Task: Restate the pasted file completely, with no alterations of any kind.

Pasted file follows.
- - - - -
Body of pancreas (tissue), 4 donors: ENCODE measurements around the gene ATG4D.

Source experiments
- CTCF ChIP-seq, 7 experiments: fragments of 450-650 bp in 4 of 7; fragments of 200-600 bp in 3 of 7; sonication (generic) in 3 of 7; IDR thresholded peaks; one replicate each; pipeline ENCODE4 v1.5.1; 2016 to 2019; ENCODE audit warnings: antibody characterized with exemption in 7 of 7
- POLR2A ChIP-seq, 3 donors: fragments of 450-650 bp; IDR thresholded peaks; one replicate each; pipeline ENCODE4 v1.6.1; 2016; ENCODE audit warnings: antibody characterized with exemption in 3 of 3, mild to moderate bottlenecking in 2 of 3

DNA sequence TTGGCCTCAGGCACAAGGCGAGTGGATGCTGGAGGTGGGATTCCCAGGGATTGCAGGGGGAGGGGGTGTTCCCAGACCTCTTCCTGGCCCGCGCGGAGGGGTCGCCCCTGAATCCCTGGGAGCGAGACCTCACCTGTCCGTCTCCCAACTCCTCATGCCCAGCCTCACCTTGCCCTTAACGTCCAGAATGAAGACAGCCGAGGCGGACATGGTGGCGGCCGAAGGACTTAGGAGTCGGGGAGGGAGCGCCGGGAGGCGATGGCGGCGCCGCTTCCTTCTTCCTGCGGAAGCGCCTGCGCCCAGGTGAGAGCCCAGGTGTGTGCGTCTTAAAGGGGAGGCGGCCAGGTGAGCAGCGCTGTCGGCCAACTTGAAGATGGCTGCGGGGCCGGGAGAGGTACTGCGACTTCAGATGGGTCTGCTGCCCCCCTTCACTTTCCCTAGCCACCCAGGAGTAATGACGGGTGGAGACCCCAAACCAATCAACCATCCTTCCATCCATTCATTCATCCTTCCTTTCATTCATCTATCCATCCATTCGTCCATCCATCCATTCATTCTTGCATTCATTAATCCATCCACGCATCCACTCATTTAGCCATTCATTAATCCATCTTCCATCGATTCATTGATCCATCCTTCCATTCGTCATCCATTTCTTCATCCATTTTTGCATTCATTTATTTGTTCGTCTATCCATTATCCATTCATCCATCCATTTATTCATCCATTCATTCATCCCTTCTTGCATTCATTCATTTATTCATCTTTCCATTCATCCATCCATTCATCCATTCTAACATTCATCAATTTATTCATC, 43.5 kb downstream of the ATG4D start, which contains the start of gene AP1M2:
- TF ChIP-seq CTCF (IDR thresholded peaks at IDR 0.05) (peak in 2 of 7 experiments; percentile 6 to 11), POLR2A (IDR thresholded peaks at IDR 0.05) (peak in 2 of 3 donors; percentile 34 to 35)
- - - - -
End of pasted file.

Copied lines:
Body of pancreas (tissue), 4 donors: ENCODE measurements around the gene ATG4D.

Source experiments
- CTCF ChIP-seq, 7 experiments: fragments of 450-650 bp in 4 of 7; fragments of 200-600 bp in 3 of 7; sonication (generic) in 3 of 7; IDR thresholded peaks; one replicate each; pipeline ENCODE4 v1.5.1; 2016 to 2019; ENCODE audit warnings: antibody characterized with exemption in 7 of 7
- POLR2A ChIP-seq, 3 donors: fragments of 450-650 bp; IDR thresholded peaks; one replicate each; pipeline ENCODE4 v1.6.1; 2016; ENCODE audit warnings: antibody characterized with exemption in 3 of 3, mild to moderate bottlenecking in 2 of 3

DNA sequence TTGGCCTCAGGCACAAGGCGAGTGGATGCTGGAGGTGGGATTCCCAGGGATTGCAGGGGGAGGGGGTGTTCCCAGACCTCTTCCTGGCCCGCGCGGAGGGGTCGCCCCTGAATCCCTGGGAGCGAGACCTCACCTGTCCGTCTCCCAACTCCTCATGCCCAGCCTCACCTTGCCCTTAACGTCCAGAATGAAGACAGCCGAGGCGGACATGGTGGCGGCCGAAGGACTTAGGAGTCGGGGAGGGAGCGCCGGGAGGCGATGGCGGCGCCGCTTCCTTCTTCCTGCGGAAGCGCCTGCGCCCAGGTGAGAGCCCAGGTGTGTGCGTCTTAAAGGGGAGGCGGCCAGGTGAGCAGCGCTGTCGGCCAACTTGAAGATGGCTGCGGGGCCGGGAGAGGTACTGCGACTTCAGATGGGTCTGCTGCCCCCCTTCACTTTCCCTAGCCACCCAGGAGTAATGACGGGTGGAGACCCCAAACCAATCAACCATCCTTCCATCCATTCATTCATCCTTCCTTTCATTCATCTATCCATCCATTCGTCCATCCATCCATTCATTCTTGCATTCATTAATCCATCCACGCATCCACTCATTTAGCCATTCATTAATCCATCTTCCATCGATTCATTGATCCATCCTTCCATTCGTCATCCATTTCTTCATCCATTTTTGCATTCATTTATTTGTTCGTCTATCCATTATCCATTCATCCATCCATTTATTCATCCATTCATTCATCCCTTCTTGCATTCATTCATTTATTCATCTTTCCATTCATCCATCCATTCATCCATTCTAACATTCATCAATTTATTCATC, 43.5 kb downstream of the ATG4D start, which contains the start of gene AP1M2:
- TF ChIP-seq CTCF (IDR thresholded peaks at IDR 0.05) (peak in 2 of 7 experiments; percentile 6 to 11), POLR2A (IDR thresholded peaks at IDR 0.05) (peak in 2 of 3 donors; percentile 34 to 35)